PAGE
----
Not unlike other areas of Pakistan, Gilgit-Baltistan (GB) has suffered numerous incidents of anti-Shia violence in the last few months. In the recent wave of anti-Shia violence by Jihadi-Deobandi militant group Ahle Sunnat Wal Jamaast (ASWJ), so far at least 26 lives have been lost, most of them Shias abut also a few ASWJ-SSP militants, and dozens injured. The ongoing Shia genocide in Gilgit-Baltistan is the sequel of the February incident when ASWJ-SSP militants stopped buses and vans on the Karakoram Highway in Kohistan, verified the identity of the passengers before killing 16 members of the Shia community. Gilgit city experienced reactive violence from events taking place in Kohistan. And Chilas avenged the Gilgit violence through frenzied groups of ASWJ-SSP militants that killed nine innocent citizens, Shia Muslims were dragged from passenger buses, their sectarian identity ascertained and short. It was the banned Sipah-e-Sahaba in its new incarnation of Ahle Sunnat wal Jamaat that started the violence in Gilgit while protesting the arrest of one of its leaders. A mob of thousands marched to Karakoram Highway, intercepted a convoy of buses heading towards Gilgit, and killed 10 passengers after a show of ID cards. This was a repeat of what had happened earlier in Kohistan in neighbouring Khyber-Pakhtunkhwa when buses travelling to Gilgit were intercepted and 16 Shia passengers were asked to disembark and then shot dead.
There is a pattern in sectarian killings in Pakistan whether one likes to see it or not. The minority sect of the Shia is first apostatised through fatwas by extremist clergy and then targeted by armed men, some of whom may have served as ‘mujahideen’ and fought the state’s proxy wars. GB’s administration is helpless, and the military moves in with its usual curfew and shoot-to-kill orders. The region has always been under the tutelage of the military because of the proximity of the Kashmir border and because non-state actors are usually affiliated with Sunni outfits. A similar situation exists in Kurram Agency where the headquarters of the agency, Parachinar, is Shia-majority but gets in the way of the foreign terrorists (most of whom belong to Deobandi-Jihadi subgroup of Sunni Islam and are rejected by majority of Sunnis) who take shelter in Pakistan and the local Taliban warlords going into Afghanistan. The Shia Hazaras of Quetta are being targeted by the same elements while in Karachi the steady rise of the sectarian Deobandi terrorist outfits is having the same effect as well. Since the non-state ‘warriors’ are anti-American, the blame is put on a “foreign conspiracy” — something that all sides buy into because of a shared revulsion for America.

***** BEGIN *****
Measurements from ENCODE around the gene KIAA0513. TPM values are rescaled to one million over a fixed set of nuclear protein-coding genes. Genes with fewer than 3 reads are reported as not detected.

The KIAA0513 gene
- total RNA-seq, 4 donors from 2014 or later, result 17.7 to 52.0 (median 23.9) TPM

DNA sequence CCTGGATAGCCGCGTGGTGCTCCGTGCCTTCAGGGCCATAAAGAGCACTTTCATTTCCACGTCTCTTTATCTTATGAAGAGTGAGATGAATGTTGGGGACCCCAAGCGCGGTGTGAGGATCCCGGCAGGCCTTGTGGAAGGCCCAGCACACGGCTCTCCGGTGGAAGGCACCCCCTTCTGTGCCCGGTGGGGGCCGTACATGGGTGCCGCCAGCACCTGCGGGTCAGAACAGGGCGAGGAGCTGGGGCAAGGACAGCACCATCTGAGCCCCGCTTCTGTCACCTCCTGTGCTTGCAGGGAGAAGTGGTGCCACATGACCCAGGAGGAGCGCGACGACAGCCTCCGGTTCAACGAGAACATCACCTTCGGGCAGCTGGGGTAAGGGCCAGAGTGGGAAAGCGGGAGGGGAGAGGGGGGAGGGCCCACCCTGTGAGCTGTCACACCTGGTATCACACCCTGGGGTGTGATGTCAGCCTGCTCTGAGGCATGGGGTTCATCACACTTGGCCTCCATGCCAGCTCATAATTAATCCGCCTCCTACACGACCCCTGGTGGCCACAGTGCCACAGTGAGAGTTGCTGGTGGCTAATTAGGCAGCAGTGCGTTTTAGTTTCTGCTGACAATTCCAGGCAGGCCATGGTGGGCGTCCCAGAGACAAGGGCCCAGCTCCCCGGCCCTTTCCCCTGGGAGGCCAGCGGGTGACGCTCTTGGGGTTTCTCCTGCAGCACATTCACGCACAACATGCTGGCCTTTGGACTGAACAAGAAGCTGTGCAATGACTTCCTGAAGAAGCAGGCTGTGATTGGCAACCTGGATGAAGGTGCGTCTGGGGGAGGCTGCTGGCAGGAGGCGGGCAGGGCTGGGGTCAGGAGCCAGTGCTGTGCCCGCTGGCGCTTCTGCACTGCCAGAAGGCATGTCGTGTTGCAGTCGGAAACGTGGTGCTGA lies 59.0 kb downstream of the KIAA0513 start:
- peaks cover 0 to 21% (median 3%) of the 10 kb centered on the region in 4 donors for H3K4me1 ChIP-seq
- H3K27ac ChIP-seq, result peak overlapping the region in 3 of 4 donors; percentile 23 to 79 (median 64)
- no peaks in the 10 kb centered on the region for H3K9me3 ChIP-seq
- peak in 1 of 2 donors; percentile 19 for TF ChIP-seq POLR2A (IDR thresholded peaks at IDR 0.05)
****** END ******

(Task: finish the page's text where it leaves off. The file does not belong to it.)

The demography of the region is as follows: Gilgit has approximately one million inhabitants equally divided among Shia, Sunni and Ismaili populations. Into this map walked in the jihadi-religious parties. What was changed by the intrusion of Pakistani religious conflict was the cement of qawm (caste), language and region which had kept Gilgit peaceful for many years and had help maintain a sectarian balance.
The Shia have been squeezed a bit by the increase in the Sunni-Deobandi-Pakhtun population through ingress and through unrestrained jihadi radicalisation. The war against the Soviet Union in Afghanistan set the ball rolling because the Shia were not accepted in Pakistan as mujahideen and there was a difference of approach to the Afghan war between Iran and Pakistan, the latter being allied to Saudi Arabia which headed an Arab reaction to Revolutionary Iran.
The Shia majority in the Northern Areas in no way disadvantaged Islamabad as it faced Ladakh on the Indian side. But the population began to be seen by General Zia’s regime as posing a potential threat after 1980. Sectarian violence began there in 1988 as a result of Islamabad’s Iran policy. In 1988, a Shia-Sunni dispute in Gilgit over Eid led to a Sunni-Deobandi lashkar that comprised thousands of people from Mansehra, Chilas (GB), Kohistan and other areas in the then NWFP. In the rampage that followed, hundreds, mostly Shias, were killed, scores of villages were pillaged and burned, and even livestock was slaughtered. All of this happened under the watchful eyes of Pakistan army generals.
In 1999, it was on General Musharraf’s watch as army chief that Pakistan’s Kashmir jihad policy increased the ranks of Islamic extremists in the Northern Areas. The Kargil conflict resulted in the influx of Sunni-Deobandi jihadi elements into the region. Extremist organisations like Sipah Sahaba, Lashkar-e-Taiba, Jaish-e-Muhammad, Al-Ikhwan and Harkatul Mujahideen opened their offices there, upsetting the demographic balance.
Today the sectarian conflict — together with the rise of the 40-partyDifah-e-Pakistan Council — is the most glaring symptom of state implosion brought on by internal loss of writ of the state and wilful international isolation.
Adapted from: Express Tribune